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THE TELESCOPE Palomar College · Volume 22 Number 34 · A Publication of the Associated Students ·

March 7, 1969

· San Marcos, Calif.


Young militants follow Mao says TV commentator Burke By Steven A. Krueger "The Pepsodent foreign policy isn't necessarily the best foreign policy," said television personality Albert Burke in a dramatic speech here Wednesday night. "Nations can't always smile their way through "trouble.~ He was referring to the opinion of an American student he saw on television in Britain.

Dr. Albert Burke, scientist, economist, educator, and commentator of the series

"Probe,~ spoke here Wednesday night on the theme "Education For What?"

Burke addressed a crowd of less than 200 in the student union. He is the producer of "The Cutting Edge" and "Probe", two television programs that espouse his somewhat angry conservative philosophy. He said, "Young militants in every revolution across the world follow the thinking of Mao Tse Tung: Politics comes from the barrel of the gun. F orce is politics, the most illiterate Laotian or Vietnamese knows that. Yet these young men and women of today think they can smile their way through trouble." He said that Americans don't realize


Innovative play opens spring drama season "Palomar's first drama effort of the spring semester, "A Taste of Honey," will take place beginning March 20 with a two week-end run ending March 29 . Director Buddy Ashbrook has expressed extreme enthusiasm of what he considers to be a "very strong cast. " There are to be several innovations added to the cast. For the first time in remembrance, a black man will be portrayed on the stage. Other new things to watch will be the roles of a homosexual young man and a drunken wastrel. "Greg Krueger will play the role of the black man, Jimmie. Besides acting and directing local theater productions, Greg is a veteran of Palomar productions ranging from last year's "Papa Is All" to his most recent venture, "The Shrike". Another old pro of the Palomar stage is Jim Southers, who has played many roles, the most recent being the lead

Alpha Nu plans elections, projects The Alpha Nu chapter of the Alpha Gamma Sigma Honor Society will hold it'e first meeting of the new semester Tuesday. The purpose of the meeting is to welcome new members and to explain the purpose of AGS. Also, it will be an organizational meeting for this semester and plans for election, committees, projects, and social activities will be brought up. All who receive a Dean's Letter in the mail are qualified for temporary membership. General requirements are a 3. 0 grade point average the previous semester in at least 12 units and 44 grade points. Anyone who qualifies for AGS is welcome a nd urged to attend the meeting and fill out a membership card. It will be held in room F- !2 at 11 a.m.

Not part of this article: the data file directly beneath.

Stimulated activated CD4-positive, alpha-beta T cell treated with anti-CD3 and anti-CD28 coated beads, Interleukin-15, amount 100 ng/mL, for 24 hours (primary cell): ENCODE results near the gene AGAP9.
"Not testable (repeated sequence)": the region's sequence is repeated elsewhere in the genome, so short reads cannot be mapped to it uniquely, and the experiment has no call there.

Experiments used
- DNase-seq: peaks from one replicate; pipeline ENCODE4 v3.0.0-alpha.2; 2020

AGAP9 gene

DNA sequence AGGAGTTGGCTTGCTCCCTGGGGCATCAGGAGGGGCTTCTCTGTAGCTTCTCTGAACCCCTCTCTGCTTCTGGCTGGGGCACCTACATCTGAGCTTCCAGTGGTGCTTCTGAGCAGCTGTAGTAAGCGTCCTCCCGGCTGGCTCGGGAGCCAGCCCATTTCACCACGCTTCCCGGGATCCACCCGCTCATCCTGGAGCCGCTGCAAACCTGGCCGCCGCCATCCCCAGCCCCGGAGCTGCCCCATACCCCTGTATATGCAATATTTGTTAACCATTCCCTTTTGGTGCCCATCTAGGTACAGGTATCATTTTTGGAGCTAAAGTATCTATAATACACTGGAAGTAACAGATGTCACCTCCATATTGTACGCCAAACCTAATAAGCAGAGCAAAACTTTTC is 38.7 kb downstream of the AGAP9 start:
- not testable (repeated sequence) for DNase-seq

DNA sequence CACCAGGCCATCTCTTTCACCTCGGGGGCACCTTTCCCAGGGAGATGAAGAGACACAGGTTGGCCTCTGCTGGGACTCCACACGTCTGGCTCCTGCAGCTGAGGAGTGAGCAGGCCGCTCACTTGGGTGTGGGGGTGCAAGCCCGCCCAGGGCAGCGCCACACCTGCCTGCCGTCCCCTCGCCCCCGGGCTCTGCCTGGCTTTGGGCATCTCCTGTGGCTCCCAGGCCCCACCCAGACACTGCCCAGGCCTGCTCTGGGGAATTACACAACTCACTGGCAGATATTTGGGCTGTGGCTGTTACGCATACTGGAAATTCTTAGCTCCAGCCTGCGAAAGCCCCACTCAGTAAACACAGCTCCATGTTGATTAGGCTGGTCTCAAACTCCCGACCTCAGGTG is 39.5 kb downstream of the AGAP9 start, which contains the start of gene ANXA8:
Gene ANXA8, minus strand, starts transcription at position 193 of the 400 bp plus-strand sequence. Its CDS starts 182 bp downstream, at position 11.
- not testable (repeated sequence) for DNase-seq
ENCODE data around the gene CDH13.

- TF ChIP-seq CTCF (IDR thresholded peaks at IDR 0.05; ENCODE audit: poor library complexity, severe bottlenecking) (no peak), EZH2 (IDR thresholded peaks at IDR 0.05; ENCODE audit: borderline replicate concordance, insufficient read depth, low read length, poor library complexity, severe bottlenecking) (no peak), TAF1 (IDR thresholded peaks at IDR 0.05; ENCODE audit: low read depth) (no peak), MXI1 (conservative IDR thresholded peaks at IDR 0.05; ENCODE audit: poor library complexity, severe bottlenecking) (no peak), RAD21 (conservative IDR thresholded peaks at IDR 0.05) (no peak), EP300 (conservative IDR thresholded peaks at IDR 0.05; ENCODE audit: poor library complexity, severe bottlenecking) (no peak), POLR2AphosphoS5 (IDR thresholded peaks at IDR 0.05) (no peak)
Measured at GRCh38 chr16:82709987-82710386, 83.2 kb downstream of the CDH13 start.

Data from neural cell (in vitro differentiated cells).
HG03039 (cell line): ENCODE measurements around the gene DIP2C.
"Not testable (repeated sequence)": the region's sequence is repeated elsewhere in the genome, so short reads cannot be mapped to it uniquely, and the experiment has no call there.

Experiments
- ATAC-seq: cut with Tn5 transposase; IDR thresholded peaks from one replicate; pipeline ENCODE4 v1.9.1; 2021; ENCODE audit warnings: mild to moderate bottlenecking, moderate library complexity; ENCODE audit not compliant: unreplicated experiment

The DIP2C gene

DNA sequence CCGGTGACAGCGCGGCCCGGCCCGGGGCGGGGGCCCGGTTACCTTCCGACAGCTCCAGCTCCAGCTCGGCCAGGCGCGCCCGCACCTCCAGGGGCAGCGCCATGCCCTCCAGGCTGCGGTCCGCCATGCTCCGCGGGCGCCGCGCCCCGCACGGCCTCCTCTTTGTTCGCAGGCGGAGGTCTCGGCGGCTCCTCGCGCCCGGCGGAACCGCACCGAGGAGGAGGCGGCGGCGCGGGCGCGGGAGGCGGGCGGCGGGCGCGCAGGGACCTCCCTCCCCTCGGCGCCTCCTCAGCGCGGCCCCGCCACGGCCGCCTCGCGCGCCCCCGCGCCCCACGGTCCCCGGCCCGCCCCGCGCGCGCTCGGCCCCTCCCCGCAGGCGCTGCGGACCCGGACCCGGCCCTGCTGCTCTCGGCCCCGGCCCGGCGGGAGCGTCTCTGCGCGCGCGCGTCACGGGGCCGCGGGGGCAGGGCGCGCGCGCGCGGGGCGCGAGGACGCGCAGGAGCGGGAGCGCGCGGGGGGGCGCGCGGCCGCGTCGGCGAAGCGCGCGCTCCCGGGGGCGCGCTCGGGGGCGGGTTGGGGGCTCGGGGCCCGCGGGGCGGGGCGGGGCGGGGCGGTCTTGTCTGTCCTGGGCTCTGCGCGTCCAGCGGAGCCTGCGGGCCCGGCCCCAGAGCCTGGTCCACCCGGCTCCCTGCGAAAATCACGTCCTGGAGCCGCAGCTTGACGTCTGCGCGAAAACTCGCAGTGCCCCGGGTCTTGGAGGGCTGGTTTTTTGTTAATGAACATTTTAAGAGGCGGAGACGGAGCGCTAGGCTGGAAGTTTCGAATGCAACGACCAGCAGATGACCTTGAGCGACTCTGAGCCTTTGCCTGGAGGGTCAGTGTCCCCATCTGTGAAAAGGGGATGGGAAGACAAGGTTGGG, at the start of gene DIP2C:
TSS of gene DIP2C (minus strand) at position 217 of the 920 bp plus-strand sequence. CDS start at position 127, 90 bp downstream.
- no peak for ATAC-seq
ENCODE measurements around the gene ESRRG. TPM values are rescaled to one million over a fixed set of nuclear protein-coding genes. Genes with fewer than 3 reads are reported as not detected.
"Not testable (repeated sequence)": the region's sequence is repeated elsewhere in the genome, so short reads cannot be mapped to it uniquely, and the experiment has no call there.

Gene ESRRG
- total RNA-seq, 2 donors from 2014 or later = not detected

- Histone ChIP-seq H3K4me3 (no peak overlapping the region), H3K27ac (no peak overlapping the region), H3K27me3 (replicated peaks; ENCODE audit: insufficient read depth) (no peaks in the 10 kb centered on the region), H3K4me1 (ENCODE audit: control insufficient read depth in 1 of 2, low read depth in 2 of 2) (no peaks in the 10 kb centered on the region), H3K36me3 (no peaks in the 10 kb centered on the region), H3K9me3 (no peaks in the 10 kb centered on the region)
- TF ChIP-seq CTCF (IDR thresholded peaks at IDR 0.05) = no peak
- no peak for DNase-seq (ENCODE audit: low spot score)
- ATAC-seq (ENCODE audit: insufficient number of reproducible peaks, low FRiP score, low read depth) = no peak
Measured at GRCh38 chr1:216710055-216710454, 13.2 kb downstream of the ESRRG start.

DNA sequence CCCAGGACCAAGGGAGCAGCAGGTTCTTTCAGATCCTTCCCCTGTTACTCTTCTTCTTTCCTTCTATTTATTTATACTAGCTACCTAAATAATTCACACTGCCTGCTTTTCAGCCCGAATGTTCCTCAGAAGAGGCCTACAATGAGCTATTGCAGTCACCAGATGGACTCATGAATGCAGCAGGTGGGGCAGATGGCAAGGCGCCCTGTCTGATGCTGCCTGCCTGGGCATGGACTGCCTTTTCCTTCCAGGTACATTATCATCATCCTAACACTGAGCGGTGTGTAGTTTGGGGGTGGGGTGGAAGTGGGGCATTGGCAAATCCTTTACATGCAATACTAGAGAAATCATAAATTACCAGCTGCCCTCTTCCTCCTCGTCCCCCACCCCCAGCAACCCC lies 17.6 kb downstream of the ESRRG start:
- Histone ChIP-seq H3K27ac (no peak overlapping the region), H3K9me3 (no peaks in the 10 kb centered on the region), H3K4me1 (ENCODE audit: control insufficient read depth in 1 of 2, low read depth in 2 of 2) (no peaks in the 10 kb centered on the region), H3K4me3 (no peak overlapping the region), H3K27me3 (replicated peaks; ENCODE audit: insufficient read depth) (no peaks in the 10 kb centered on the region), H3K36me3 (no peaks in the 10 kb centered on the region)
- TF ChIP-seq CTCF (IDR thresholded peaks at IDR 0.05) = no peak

role in "The Old Lady Shows Her Medals." Southers plays the one - eyed, drunken wastrel, Peter. He is a theater arts major and plans to attend UCLA next year. One of the three new faces added to the drama lab belongs to Rosemary Schwartz, former secretary to Dr. Frederic Huber, president of the college. She resigned that job at the mid-term and is now continuing her education full time. Michelle Craig, another new face, is conside red a real "find" by director Ashbrook. She is new to Palomar this semester, having transferred in at the mid term break . Educated in Europe, enabling her to master quickly the British acce nt required of all the players, she will play the leading role of Jo. The sensitive role of Geoffrey, the young homosexual boy, has been given to Richard Creighton, It is possibly the most sympathetic part in the play, and must, obviously, be played with much care if it is to come out that way.

Rich has had little acting experience, but his determination and hard work are overcoming this lack. When not attending classes or rehearsing the play, Rich finds time to be a volunteer fireman. He hopes for an appointment to West Point after his graduation from Palomar. Norm Gaskins is again handling technical direction for the play. His scene des ign is in keeping with the naturalistic s tyle , where tiny details and accurate depiction supercedes design. Major assistants are Ruth Ann man, assistant director ; John Rabe, manager; David Jones, sound; O'Rand, lighting; Sylvia Olcott, tumes; and David Cable, publicity.

Above, Mr. Larry Bertr~m advises Ray Vargas and Ed Struble in the auto shop. Below, (L-R), Bob Leake, Jim Duda,

Pete Bolding, Bill Huss, Ray Vargas, and Ed Struble work on a transmission. Students learn methods of car repair.

"When I was in Vietnam , I walked through·some villages there . Thepeople saw me and realized that they didn't have to die before the age of 35, that they didn't have to be hungry, they didn't have to go without essential clothing. And by doing so, I have been a disruptive influence." He said that the basic aim of the United States hasn't changed in almost 200 years. "Those things laid out in the 52 words of the preamble to the constitution still.. apply. We aren't any closer to the full realization of many of the ideals we strive for today than we were then , but that doesn't mean we should stop. "The best government is the one that comes the closest to perfection and works the hardest for perfection," he said.

Herstage Mike cos-

"A Taste of Honey" will be presented March 20, 21, 22, 26, 27, 28, and 29, with curtain time, as usual, at 8 p .m. Admission is $.50 with an ASB card and $1.50 for all others. Reservations can be made by calling the drama department or in room L in the P wing between 9 a.m. and 3 p.m.